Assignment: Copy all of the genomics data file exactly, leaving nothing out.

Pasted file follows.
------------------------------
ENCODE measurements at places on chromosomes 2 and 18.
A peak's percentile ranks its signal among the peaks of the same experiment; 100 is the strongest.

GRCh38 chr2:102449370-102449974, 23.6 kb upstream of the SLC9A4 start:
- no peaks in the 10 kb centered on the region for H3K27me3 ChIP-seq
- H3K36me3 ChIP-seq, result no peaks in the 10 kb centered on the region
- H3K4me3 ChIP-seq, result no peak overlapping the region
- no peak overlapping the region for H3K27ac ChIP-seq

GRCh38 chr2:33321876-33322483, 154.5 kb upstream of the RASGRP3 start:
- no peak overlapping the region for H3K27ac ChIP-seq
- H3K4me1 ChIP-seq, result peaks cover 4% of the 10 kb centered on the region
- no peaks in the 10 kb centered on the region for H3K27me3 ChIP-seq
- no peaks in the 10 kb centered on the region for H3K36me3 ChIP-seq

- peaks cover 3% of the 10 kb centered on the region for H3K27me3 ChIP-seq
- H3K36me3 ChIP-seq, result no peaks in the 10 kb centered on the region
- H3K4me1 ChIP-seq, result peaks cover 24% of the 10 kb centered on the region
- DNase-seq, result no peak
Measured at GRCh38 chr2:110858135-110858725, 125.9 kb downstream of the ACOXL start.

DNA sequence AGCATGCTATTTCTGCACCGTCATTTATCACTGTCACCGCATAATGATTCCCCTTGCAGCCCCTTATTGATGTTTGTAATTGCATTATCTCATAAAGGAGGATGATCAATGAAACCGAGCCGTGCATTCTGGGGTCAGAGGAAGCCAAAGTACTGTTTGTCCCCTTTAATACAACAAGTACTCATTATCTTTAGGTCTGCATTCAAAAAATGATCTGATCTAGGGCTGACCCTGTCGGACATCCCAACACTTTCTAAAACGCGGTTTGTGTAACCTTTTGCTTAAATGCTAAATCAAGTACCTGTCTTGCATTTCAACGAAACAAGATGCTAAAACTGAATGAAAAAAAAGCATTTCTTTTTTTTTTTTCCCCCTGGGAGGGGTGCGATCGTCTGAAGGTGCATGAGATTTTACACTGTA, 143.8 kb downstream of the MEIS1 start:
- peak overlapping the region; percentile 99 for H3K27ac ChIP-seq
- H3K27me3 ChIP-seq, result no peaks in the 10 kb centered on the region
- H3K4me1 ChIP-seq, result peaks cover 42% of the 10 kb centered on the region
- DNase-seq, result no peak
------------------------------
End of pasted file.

ENCODE measurements at places on chromosomes 2 and 18.
A peak's percentile ranks its signal among the peaks of the same experiment; 100 is the strongest.

GRCh38 chr2:102449370-102449974, 23.6 kb upstream of the SLC9A4 start:
- no peaks in the 10 kb centered on the region for H3K27me3 ChIP-seq
- H3K36me3 ChIP-seq, result no peaks in the 10 kb centered on the region
- H3K4me3 ChIP-seq, result no peak overlapping the region
- no peak overlapping the region for H3K27ac ChIP-seq

GRCh38 chr2:33321876-33322483, 154.5 kb upstream of the RASGRP3 start:
- no peak overlapping the region for H3K27ac ChIP-seq
- H3K4me1 ChIP-seq, result peaks cover 4% of the 10 kb centered on the region
- no peaks in the 10 kb centered on the region for H3K27me3 ChIP-seq
- no peaks in the 10 kb centered on the region for H3K36me3 ChIP-seq

- peaks cover 3% of the 10 kb centered on the region for H3K27me3 ChIP-seq
- H3K36me3 ChIP-seq, result no peaks in the 10 kb centered on the region
- H3K4me1 ChIP-seq, result peaks cover 24% of the 10 kb centered on the region
- DNase-seq, result no peak
Measured at GRCh38 chr2:110858135-110858725, 125.9 kb downstream of the ACOXL start.

DNA sequence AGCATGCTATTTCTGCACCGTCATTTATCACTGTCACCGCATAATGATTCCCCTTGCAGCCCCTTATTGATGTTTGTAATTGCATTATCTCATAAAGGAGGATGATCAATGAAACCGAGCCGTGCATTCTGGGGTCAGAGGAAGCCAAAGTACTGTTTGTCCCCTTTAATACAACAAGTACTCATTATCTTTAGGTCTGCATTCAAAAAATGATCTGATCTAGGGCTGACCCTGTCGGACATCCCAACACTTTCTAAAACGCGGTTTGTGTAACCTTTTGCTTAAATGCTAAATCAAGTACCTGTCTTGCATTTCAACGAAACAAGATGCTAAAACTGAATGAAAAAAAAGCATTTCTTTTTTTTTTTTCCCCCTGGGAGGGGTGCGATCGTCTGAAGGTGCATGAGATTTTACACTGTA, 143.8 kb downstream of the MEIS1 start:
- peak overlapping the region; percentile 99 for H3K27ac ChIP-seq
- H3K27me3 ChIP-seq, result no peaks in the 10 kb centered on the region
- H3K4me1 ChIP-seq, result peaks cover 42% of the 10 kb centered on the region
- DNase-seq, result no peak